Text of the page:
So, it Terri Gross rumored to have any skills as an interviewer?Last night I heard her interview this guy... didn't know who it was at first... a real asshole...The discussion was about the rush to invade Iraq. When Gross stated that Bush and Cheney were pushing the lie of Iraqi WMD... this guy pointed out that "75 Democrats" inlcluding the Clintons and Gore also believe in Iraqi WMD.When Gross suggested that Cheney/Bush cooked the intelligence... dude took the line that it was an honest intelligence failure..."OSP!" I started yelling at the radio, "Remind him of Cheney's Office of Special Projects... the bureau created specifically to stovepipe/cook the intelligence needed to persuade the world of the rightness of the invasion.But Gross didn't.It was like some kabuki program, where the well meaning liberal allowed herself to be corrected.Then followed a string of lies from the man... I started yelling "F**k you!" over and over to cover his 3 minute litanies of talking points.The man's name?Karl Rove...NPR - National Pro Resslin'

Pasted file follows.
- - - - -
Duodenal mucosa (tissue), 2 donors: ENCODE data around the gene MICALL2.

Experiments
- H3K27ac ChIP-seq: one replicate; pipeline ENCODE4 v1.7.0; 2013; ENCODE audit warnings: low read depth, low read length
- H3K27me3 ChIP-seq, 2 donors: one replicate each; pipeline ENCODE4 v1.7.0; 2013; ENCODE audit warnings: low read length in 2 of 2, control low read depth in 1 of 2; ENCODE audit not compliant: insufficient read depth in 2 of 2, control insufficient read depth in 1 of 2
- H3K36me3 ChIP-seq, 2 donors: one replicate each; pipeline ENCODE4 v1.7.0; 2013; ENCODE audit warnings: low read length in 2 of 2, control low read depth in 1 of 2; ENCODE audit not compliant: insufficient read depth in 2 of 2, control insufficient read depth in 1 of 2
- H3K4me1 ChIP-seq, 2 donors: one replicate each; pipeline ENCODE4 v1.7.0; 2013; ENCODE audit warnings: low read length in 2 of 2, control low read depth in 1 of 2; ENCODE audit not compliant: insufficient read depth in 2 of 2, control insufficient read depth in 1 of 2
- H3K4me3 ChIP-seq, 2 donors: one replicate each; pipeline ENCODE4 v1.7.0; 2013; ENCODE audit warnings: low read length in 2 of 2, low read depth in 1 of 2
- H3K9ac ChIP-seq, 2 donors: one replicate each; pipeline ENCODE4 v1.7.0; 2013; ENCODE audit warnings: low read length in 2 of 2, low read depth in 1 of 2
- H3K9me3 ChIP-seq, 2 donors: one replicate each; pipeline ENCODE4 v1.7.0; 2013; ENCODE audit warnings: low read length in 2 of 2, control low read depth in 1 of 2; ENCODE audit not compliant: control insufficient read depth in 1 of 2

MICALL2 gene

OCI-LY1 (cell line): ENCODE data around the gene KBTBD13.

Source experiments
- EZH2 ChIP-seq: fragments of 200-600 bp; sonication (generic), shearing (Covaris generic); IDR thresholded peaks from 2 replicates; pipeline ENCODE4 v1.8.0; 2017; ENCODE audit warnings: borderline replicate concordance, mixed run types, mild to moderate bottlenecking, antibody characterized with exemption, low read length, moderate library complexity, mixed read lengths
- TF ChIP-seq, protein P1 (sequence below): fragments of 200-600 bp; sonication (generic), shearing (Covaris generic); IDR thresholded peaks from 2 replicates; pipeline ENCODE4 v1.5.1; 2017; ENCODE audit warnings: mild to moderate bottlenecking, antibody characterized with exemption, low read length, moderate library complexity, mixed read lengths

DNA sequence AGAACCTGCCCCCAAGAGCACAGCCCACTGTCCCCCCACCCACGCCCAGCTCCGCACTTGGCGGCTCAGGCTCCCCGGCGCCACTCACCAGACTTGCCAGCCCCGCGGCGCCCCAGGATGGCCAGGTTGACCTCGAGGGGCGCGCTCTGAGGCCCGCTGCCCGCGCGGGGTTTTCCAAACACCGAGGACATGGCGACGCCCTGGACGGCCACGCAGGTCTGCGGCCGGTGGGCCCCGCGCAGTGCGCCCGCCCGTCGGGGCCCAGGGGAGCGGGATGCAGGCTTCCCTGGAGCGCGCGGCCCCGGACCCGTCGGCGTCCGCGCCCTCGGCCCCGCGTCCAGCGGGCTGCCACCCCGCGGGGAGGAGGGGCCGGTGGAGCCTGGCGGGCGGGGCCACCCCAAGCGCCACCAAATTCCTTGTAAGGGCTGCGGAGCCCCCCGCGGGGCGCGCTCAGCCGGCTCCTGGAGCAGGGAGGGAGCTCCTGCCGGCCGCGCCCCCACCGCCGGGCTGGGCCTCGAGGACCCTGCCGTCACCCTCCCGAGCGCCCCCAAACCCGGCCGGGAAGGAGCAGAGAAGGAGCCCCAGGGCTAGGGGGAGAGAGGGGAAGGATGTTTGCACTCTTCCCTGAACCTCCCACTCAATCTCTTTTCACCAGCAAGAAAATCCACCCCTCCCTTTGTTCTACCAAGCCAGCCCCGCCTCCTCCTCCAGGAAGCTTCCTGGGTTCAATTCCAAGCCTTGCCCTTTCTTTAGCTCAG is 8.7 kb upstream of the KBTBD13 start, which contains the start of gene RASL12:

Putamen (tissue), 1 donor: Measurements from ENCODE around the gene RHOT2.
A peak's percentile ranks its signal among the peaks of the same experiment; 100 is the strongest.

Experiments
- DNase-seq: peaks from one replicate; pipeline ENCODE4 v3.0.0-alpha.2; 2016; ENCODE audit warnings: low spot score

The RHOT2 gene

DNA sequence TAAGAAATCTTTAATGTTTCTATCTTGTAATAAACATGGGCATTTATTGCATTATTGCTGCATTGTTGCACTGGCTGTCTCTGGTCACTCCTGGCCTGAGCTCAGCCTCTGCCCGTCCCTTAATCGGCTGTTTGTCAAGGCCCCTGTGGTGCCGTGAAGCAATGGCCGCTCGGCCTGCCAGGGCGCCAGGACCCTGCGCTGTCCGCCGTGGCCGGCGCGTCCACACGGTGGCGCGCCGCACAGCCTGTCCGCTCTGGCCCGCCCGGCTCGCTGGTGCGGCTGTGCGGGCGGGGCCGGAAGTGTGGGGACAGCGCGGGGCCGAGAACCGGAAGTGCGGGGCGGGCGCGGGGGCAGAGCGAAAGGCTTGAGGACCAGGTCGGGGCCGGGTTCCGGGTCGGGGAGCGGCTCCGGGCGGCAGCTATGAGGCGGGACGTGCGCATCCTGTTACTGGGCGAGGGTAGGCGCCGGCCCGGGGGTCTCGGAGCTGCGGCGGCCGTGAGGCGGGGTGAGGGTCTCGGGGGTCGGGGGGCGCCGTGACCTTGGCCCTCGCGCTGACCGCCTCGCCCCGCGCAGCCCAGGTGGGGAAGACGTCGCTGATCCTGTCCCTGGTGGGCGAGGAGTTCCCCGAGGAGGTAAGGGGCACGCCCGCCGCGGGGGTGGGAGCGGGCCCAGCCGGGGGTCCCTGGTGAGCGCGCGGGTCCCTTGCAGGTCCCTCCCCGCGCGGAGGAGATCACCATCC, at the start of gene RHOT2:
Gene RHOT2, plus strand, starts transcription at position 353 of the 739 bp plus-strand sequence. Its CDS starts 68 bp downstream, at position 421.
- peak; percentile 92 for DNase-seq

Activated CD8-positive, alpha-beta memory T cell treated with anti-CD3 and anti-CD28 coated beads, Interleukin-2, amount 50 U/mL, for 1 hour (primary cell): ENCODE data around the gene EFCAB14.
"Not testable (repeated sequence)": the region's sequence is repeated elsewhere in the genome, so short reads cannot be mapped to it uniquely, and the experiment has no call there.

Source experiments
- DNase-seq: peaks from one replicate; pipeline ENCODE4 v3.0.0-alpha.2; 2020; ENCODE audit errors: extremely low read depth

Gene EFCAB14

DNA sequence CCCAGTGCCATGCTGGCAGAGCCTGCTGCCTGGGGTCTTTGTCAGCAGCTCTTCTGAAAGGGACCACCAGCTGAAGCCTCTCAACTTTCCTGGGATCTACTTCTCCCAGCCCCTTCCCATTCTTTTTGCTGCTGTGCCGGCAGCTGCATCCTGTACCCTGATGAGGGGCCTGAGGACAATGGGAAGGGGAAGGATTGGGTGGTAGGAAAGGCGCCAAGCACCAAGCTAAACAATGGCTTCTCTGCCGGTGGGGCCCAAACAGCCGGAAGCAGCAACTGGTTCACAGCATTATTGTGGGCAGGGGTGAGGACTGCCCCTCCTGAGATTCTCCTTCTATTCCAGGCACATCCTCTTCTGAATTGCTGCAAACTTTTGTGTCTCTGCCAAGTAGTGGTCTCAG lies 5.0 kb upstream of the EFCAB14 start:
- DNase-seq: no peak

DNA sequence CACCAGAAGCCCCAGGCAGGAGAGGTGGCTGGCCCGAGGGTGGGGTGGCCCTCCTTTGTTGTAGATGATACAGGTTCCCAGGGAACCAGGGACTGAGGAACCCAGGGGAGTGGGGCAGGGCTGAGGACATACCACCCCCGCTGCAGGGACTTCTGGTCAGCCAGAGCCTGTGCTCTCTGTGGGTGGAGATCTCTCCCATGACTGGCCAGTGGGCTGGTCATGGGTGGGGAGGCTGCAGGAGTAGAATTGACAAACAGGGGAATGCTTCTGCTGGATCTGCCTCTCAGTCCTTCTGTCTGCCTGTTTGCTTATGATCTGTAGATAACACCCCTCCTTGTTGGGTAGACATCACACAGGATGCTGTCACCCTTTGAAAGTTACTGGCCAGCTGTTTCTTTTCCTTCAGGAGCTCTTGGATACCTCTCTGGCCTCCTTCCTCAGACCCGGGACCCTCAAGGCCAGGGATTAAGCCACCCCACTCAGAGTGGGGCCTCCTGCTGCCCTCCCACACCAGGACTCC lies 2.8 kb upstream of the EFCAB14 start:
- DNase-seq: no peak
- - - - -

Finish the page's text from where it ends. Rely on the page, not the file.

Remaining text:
Anyone else notice the way Obama has characterized those who vote against his health care bill?"Make no mistake, those who vote FOR my bill are voting FOR healthcare reform and those who vote AGAINST my bill are voting AGAINST health care reform."Sound familiar?It should.Bush used the same "model" for the "war on terror" [sic] "You either support us or you support the terrorists"I have no doubt that there are probably many who ARE voting against all reform when they vote against the bill currently under consideration in house and Senate.But to characterize ALL who vote against the bill as AGAINST HEALTH CARE is not even close to being accurate.In fact, it is DEEPLY DISHONEST.I voted fro Obama, but it is becoming increasingly obvious that he will say and do anything to get what he wants.And God only knows what he did to get the vote of Dennis Kucinich.